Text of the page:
When I first moved onto my land I had a huge amount of paper and cardboard left over from the various tools and equipment and plants I had bought to start my new life with.
It seemed resourceful to use this in some way so I bought a paper briquette log maker. The same as the one in the picture. Basically a metal press for squeezing wet paper into a ‘brick’. Once dry the briquette could go in the stove to provide free fuel.
The idea is you put all your paper and cardboard in a barrel or big tub, add water and mash it all up into a pulp. Scoop it into the the briquette maker and press down. So I made dozens of logs. It’s quite hard to squeeze enough water out with the model of maker I had. I ended up jumping on top of it to try and get more pressure on it. A fair bit of work but quite satisfying.
Once I had my logs I left them in the hottest part of the greenhouse over summer to dry out. Off I went pulling weeds and digging trenches for a few months smug that I had a nice ‘free stash of stove fuel.
So come autumn. I threw one of the now fry paper and card logs into the fire box of the stove. Well it did burn. Sort off. Not as good as real wood and it created a lot of ash. So much ash that it kind of suppressed the rest of the fire. After a few more tries I realised it wasn’t quite the result I had hoped for. I wouldn’t wantbtobrely on paper logs to heat a home I a really cold winter. The heat output is very low, not much better than scrunching the paper up and throwing it directly into the fire really.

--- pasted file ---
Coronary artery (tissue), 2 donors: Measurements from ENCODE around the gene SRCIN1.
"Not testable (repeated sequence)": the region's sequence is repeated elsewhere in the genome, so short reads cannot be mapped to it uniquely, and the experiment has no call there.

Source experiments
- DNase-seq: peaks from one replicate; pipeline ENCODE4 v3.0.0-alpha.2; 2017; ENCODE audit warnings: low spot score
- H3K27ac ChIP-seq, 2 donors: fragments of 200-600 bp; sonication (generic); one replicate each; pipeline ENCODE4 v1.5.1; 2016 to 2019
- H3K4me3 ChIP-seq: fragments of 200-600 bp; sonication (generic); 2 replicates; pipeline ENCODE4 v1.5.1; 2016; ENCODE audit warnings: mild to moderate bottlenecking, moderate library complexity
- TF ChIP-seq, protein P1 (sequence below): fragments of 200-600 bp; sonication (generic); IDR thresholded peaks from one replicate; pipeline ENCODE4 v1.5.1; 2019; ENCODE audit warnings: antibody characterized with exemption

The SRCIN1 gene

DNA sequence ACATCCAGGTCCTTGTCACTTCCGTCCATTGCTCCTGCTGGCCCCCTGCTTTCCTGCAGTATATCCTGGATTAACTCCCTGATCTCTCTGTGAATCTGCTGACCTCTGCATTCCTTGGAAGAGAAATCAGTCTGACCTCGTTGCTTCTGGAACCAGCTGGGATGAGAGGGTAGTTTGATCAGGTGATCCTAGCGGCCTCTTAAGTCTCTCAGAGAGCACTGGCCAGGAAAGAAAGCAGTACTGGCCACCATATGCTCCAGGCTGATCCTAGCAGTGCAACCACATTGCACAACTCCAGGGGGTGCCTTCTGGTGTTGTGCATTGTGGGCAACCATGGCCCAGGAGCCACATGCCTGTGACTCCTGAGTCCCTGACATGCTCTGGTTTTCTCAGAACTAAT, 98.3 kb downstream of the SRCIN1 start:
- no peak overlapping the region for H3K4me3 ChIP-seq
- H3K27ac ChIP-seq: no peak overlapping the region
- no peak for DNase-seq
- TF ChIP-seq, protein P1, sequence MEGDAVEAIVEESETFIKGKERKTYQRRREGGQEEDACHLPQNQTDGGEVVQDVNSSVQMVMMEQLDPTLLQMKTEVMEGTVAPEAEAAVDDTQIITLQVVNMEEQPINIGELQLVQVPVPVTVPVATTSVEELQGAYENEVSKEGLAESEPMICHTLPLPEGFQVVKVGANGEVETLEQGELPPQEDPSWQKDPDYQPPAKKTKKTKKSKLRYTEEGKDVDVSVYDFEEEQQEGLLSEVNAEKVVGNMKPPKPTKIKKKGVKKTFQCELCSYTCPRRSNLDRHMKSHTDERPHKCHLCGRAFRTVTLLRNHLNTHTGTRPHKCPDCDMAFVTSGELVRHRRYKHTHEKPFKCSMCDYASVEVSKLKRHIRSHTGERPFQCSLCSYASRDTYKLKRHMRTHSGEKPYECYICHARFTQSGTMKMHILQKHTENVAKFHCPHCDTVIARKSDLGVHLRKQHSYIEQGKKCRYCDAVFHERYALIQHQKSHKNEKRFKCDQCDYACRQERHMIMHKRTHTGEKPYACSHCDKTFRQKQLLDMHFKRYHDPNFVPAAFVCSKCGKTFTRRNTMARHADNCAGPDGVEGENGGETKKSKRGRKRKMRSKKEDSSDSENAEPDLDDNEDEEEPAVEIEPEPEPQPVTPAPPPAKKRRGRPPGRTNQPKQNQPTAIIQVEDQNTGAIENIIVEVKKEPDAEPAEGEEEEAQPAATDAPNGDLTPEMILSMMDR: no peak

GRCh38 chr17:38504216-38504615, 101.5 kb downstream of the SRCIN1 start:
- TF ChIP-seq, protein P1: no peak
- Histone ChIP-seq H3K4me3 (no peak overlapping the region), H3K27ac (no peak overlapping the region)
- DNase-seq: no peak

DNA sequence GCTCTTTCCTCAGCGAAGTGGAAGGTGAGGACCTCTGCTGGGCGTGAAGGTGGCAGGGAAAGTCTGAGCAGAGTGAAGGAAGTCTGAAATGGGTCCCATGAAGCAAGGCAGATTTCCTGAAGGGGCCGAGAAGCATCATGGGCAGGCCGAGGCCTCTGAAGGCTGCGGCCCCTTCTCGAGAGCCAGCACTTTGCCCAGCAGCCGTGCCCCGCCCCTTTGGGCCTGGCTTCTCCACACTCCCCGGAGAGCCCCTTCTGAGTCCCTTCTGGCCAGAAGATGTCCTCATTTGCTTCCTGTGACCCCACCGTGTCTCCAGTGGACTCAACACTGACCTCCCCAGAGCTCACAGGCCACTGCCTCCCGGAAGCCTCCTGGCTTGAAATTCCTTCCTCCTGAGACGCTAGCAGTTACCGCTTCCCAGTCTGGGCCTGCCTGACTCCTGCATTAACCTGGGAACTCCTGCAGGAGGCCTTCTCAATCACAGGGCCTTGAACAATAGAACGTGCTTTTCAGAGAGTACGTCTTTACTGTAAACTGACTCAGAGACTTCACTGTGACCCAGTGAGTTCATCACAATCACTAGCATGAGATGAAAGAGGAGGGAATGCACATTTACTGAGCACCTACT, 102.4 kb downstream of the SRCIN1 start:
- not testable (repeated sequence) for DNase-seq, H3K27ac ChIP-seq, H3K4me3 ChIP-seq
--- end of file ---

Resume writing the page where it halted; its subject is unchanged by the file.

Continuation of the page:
The problem is the low density of the paper and card ‘brick’. There are more impressive heavy duty briquette makers on the market which can exert more pressure when squeezing the water out of the brick. They either use a hydraulic press or a really long (and sturdy) lever arm.
I was really tempted to get one of these more powerful log makers but then I put it to my ‘Is it worth it test?’
Is it worth the effort, especially when I have so many other things to do on the farm that take my up my time and energy. Also is it worth it financially as these devices run I to the hundreds of pounds.
I figured the main source of paper and card I get now is junk mail and the packaging from items I have delivered. Quality paper and card I can put in the recycling bins when I go into town to dump the household recycling.* The scrappy bits of paper and card left over doesn’t amount to a great deal now. So probably not worth it financially. It would to my mind anyway take years to recoup the money of a superior press for the little bit of energy it provides.
But what really put me off the idea of making these paper logs was the fact that burning them gives no more calirific heat output than just putting the paper in the stove impressed. In fact the loose paper acts as a great firelighter. Something to get the stove going as in it’s loose form it burns quicker and hotter. I didn’t think ut was worth the time changing it into logs. So nowadays I just leave my waste paper in a bucket along with some dry sticks as my fire starting setup. I don’t make paper logs anymore. I sold my little press at a car boot sale. Maybe the next person will have more use for it.
* Possibly I’m a cynic but I do suspect that when the value of used paper and card is low it gets burnt anyway at recycling centres.